Another TCC principle "Seek motion in Stillness and Stillness in motion" most would say this is "keeping the mind still and the body moving," but what then is the motion in stillness? Another aspect I was taught with this is how you can have your center, or the weighted leg "be still" and the rest of the body "pivots or whips" around this centralized point allowing for more power. This is just a basic Martial Arts Principle, but applied a few different ways based on the context and understanding of the individual applying said principle.

    So I would say the principles are the same, it is merely the understanding of the individual that changes the principles.
     
  5. cloudz

    cloudz Valued Member

    I was more thinking beyond TCMA and to western styles. For example how would you convince a typical tai chi guy that a sprawl doesn't break tai chi principles.

    My persoanl take on leaning is that's it's only the error of leaning when the head leaves or goes beyond the feet. But yes, some styles prefer to keep things much more vertical.
     
  6. Botta Dritta

    Botta Dritta Valued Member

    oooooo tricky...perhaps differentiating it as a 'tactic/frame' rather than a principle. The opponent is trying to separate you from the root, so here is a tactic where you can prevent him doing just that, buying you time to return to the root and reengage with your opponent. Perhaps its semantics: wrestlers would argue that its less a tactic than a definable technique. But the I think the starting point for Taijiquan is different.
     
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  7. Taoquan

    Taoquan Valued Member

    I personally don't see how a sprawl does break the Tai Chi principles. You keep the head up, You sink the shoulders, you have to relax the chest. Leaning is more about not breaking the straight line connection to the ground in someway shape or form. The moment one leans and puts stress on the lower back you are now using muscles of the lower back for power, these are notoriously weak. The more you then lean the weaker the structure becomes.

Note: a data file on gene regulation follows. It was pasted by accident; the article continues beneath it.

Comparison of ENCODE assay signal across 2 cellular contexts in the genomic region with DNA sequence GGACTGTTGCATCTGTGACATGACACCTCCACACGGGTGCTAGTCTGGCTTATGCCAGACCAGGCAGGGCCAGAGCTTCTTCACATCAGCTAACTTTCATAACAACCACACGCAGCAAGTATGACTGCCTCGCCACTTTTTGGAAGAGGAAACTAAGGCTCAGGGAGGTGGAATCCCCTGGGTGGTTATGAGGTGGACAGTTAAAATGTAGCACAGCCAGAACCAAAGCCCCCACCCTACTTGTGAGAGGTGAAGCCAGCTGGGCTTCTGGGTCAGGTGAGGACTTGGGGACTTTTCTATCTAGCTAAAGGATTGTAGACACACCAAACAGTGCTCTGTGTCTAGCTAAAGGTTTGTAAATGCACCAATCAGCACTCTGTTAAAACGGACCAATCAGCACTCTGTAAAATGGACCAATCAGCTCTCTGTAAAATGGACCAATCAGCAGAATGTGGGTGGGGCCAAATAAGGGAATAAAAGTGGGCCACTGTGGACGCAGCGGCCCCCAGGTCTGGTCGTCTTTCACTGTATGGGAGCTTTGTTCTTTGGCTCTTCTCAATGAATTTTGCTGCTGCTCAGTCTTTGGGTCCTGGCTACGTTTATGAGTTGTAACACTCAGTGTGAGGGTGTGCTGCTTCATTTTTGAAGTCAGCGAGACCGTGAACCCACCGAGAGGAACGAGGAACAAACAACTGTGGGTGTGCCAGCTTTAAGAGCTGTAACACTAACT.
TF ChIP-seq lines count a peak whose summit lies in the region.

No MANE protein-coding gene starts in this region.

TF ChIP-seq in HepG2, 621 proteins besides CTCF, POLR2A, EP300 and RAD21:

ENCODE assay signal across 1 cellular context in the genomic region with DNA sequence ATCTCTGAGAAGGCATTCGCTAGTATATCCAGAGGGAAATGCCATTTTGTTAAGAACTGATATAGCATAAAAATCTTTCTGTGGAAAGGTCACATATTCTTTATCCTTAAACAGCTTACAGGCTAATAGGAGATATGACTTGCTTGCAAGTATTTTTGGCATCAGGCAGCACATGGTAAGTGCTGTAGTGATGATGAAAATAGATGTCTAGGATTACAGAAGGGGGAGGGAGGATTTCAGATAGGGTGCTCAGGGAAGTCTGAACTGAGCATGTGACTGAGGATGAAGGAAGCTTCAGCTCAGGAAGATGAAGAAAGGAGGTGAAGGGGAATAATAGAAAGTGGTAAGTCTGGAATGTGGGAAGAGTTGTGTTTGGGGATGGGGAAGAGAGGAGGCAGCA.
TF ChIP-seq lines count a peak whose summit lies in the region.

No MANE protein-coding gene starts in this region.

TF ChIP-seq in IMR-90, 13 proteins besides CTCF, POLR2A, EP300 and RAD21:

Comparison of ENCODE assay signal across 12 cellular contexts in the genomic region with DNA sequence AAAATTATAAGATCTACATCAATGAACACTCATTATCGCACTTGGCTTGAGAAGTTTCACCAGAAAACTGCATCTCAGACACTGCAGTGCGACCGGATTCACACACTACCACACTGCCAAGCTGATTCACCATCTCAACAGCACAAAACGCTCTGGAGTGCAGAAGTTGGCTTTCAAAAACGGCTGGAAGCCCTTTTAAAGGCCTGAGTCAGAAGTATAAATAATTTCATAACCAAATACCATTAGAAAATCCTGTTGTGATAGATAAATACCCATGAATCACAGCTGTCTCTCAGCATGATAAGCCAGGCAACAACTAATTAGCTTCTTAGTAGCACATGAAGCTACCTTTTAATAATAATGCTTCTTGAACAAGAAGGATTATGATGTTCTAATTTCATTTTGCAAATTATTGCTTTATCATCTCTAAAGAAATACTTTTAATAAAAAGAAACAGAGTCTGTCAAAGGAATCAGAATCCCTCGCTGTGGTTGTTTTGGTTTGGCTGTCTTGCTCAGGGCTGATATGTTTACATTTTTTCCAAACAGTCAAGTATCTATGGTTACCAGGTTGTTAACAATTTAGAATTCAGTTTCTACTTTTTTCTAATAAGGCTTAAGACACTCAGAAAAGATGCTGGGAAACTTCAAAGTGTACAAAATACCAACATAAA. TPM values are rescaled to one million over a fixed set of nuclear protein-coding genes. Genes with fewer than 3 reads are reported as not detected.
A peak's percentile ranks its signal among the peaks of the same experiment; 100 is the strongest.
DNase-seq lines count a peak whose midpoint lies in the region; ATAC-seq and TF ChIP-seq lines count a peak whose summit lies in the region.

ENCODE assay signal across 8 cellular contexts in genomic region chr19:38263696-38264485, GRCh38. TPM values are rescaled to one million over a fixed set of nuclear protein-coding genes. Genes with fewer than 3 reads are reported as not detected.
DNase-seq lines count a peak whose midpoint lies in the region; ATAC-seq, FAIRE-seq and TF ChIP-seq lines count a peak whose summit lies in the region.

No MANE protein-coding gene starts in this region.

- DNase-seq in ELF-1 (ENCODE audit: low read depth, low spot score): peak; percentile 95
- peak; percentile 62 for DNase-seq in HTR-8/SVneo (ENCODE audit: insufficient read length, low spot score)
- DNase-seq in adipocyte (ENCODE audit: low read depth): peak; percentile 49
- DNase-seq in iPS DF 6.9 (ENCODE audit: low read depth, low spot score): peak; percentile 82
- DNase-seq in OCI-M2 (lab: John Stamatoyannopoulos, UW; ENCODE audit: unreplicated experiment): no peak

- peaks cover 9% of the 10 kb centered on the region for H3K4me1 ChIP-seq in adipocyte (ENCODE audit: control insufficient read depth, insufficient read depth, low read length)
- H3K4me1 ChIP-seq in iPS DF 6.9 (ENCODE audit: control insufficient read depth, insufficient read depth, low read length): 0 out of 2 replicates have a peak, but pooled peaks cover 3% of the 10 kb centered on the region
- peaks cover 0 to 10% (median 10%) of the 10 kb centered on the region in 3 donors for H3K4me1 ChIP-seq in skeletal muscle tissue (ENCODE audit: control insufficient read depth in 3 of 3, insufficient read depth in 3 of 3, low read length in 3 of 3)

Leaning doesn't have to do with keeping "perfectly straight" leaning, from what I was taught, is more about not breaking the straight line connection to the ground and thus breaking the structure of the body. So by this idea the principle of sprawling is a good example of TCC principles, as you are maintaining contact with the ground, you are not leaning (outside of the structure of the body), in fact even in sprawling you are additionally following the TCC principle of "following your opponent's energy."
     
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  8. cloudz

    cloudz Valued Member

    Yea.. leaning is a tricky one. I've seen taiji forms where it's really hard to say there's no leaning going on; I mean folding at the waist where that leaves the head well over the base. However it's possible to make an argument in some cases; where the knees are also bending so the butt effectively counter balances by going over the base to the rear; more like a squat I guess. But even so I have seen quite a few occasions where it's just blatant leaning over; I'm not sure how else you could describe it.

    So that's kind of a problem. Possibly we don't clearly understand what the 'error of leaning' is fully about. Either some issue with translation or interpretation, who knows how far back this was written; dialects and language from the past can be hard to pin down and decipher. Moreso when there is a high chance they involve some aspects of esoteric ideas. It could refer more to internal forces, ideas of yin and yang for example. Sometimes we just take these translations at face value and immidiately think of our literal physical definitions for a body that is leaning over in some way. I can certainly see the problem from a stand up perspective with leaning as it pertains to the head being out of the base of the feet, but beyond that I'm just not too sure anymore, whether there is more to it or not..
     
  9. Taoquan

    Taoquan Valued Member

    I was taught leaning is very simple....Do not lean to any point that the Central Equilibrium or Zhong ding is disrupted. If we follow this definition of leaning than the idea of leaning is actually fairly narrow, thus allowing for much more movement in applications. This would even apply in cases of bending over at the back, as you have lost the BODY's central equilibrium and relying solely on the back (without any legs or hips beneath it).